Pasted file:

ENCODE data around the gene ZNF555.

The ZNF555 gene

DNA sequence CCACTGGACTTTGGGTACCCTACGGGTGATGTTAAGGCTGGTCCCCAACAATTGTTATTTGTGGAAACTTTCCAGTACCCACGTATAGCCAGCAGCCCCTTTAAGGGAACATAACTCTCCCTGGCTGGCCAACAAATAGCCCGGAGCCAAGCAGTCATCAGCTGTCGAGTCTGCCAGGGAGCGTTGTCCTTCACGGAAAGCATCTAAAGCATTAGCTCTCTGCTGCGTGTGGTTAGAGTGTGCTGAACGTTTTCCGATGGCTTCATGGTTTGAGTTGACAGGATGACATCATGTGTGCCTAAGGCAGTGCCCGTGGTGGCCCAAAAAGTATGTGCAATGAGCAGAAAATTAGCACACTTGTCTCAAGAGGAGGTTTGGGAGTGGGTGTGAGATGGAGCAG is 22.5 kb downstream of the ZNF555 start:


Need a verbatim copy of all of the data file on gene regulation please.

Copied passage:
ENCODE data around the gene ZNF555.

The ZNF555 gene

DNA sequence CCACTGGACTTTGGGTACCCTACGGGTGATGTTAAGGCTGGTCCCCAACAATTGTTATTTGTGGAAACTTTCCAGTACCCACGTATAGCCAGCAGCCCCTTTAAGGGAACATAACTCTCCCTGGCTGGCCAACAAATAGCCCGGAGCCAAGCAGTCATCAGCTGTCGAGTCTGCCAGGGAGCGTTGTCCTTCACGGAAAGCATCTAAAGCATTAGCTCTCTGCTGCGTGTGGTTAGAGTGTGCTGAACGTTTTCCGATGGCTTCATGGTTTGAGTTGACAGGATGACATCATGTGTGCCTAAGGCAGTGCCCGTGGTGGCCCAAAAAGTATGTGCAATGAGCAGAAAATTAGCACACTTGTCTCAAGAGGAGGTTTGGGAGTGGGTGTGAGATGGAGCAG is 22.5 kb downstream of the ZNF555 start: